I guess the problem we see is the lesbian sundance. we are taught that these people are a part of our nation and are treated with respect. They are not allowed in the sun dance circle, they can help in camp and help the people but can't dance.

I'm guessing proper respect for traditional protocols , would be what's most important. But I have heard so many different things I'm not sure what they are .

This is what I have been taught "that there is no one way but they is a way"
The problem with today is there are so many sun dance out there in the world with strange rules and strange ways.
It hurts to see this happen to a ceremony that we use to heal of people. We have a way for men and women and it should stay that way. Outsider like to change rules to fit them no matter what happens to the our people.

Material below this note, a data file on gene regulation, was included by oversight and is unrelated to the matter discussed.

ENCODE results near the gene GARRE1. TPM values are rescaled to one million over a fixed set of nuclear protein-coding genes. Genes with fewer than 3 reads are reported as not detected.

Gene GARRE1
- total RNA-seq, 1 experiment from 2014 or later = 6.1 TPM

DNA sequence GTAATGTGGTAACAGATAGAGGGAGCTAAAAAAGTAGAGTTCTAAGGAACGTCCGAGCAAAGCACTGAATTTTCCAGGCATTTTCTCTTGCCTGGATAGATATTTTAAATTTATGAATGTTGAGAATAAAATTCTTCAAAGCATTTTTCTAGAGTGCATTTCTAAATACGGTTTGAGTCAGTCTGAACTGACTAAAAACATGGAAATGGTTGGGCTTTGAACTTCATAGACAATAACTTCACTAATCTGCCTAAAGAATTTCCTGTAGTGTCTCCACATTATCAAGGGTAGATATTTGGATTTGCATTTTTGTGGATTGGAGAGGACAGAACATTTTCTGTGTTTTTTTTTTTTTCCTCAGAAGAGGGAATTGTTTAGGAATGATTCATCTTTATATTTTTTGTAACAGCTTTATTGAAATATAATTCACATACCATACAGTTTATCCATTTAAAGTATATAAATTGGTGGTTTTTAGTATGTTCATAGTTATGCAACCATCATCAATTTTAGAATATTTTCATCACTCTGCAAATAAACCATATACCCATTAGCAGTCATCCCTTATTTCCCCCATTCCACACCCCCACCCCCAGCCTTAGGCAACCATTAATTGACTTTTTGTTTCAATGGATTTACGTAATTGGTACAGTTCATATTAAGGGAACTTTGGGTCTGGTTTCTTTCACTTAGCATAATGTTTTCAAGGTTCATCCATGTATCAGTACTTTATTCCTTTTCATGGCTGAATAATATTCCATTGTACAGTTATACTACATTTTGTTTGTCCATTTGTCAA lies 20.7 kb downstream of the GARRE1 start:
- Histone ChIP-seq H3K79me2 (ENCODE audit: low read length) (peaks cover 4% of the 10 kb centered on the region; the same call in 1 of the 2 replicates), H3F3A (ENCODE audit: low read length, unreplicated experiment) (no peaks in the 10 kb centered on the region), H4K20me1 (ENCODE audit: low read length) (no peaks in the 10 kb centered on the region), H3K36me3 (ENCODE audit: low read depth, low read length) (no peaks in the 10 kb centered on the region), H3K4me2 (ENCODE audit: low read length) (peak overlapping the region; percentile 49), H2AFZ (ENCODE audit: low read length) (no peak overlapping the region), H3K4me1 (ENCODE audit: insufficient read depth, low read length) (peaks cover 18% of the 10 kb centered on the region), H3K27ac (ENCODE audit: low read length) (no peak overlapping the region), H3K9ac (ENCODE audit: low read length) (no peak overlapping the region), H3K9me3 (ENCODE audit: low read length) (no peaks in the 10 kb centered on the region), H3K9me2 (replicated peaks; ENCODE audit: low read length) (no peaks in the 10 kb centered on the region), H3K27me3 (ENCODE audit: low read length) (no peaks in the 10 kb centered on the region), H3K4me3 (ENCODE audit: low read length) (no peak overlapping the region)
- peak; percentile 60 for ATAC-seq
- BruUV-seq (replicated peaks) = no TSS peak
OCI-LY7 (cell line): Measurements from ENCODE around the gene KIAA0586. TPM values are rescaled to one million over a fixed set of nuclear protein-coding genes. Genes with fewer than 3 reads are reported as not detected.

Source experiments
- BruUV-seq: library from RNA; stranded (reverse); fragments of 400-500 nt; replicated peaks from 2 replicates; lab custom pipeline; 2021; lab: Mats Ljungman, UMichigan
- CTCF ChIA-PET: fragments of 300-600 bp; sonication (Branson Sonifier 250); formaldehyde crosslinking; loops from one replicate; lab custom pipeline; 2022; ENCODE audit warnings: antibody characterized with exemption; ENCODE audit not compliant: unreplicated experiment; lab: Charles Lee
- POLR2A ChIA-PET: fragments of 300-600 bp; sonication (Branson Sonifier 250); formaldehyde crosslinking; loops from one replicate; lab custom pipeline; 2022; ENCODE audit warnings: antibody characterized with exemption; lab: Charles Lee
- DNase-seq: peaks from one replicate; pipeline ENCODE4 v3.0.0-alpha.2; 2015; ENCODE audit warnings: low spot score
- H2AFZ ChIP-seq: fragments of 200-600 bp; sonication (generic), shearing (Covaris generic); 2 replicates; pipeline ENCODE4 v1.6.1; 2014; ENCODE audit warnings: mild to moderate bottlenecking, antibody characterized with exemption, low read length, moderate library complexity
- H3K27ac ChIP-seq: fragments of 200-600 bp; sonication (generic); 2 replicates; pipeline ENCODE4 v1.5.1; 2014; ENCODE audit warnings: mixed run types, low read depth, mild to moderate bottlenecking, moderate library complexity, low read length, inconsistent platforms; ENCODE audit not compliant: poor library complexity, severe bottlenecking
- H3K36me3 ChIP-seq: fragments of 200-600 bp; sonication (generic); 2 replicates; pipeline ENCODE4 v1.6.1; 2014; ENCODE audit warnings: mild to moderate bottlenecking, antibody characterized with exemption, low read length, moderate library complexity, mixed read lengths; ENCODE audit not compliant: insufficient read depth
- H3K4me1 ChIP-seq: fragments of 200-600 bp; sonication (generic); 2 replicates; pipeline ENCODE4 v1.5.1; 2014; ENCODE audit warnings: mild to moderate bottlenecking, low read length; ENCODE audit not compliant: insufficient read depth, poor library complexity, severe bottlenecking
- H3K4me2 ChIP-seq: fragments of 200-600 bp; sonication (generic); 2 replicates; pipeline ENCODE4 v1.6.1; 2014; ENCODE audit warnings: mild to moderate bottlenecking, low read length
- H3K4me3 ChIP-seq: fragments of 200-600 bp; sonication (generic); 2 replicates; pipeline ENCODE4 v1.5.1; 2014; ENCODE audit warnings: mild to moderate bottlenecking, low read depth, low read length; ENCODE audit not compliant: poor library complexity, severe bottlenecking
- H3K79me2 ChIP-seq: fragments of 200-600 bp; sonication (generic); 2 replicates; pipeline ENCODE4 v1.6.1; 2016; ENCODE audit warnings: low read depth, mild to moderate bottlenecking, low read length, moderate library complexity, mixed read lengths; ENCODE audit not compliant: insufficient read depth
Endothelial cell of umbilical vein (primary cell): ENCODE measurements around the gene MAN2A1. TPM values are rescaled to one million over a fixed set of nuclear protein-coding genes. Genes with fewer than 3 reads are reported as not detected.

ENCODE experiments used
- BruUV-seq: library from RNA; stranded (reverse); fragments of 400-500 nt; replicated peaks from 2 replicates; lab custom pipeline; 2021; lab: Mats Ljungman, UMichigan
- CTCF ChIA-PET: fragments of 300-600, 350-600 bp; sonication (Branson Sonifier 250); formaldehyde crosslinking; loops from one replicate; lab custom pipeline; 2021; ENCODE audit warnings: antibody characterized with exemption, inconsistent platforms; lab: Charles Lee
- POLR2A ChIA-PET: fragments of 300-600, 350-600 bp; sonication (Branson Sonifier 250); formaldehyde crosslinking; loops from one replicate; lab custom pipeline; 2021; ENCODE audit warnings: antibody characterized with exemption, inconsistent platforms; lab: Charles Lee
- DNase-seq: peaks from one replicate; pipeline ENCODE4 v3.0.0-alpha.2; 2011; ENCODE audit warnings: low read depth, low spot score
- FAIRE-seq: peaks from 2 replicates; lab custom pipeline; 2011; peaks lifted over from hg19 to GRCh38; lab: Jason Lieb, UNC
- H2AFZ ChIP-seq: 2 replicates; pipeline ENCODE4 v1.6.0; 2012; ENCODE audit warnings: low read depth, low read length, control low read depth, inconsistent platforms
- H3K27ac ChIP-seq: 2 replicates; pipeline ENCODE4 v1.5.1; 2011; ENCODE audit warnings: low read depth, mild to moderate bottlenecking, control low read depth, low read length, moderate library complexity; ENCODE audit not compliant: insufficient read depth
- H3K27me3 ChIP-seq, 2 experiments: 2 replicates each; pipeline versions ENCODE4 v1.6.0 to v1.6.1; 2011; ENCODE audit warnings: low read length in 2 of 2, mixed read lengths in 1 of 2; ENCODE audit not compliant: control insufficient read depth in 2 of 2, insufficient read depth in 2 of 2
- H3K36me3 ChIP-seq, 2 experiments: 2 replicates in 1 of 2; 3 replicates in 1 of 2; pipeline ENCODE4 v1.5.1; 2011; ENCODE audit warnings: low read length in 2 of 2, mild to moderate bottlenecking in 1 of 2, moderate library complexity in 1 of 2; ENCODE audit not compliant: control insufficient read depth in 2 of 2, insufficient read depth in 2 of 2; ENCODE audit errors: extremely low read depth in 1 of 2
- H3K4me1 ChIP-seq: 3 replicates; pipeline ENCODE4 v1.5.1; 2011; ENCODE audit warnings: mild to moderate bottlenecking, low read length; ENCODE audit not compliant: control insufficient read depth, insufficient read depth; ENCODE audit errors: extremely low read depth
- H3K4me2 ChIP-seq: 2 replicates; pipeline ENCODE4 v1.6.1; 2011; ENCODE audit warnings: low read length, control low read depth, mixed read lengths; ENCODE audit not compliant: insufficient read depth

In Spirit

Offline Moma_porcupine

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Thanks for your very complete answers . 

The only thing I have ever heard directly from Elders about the Sundance , is them not feeling happy when people from their Nation participated , because it was not their traditions .

From the first article
Quote
The lesbian Sun Dance was born in St. John, Ariz., with 13 Native Americans and 87 other women participating. It was later moved to women’s land in Vermont.

It feels strange to me when I see Sundances happening in the territories of Nations that never did this . Somehow something vital seems missing .
« Last Edit: August 23, 2007, 12:08:10 pm by Moma_porcupine »

Offline earthw7

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We have to answer to the people in these area where this is not their tradition.
It is really bad that this kind of thing happens.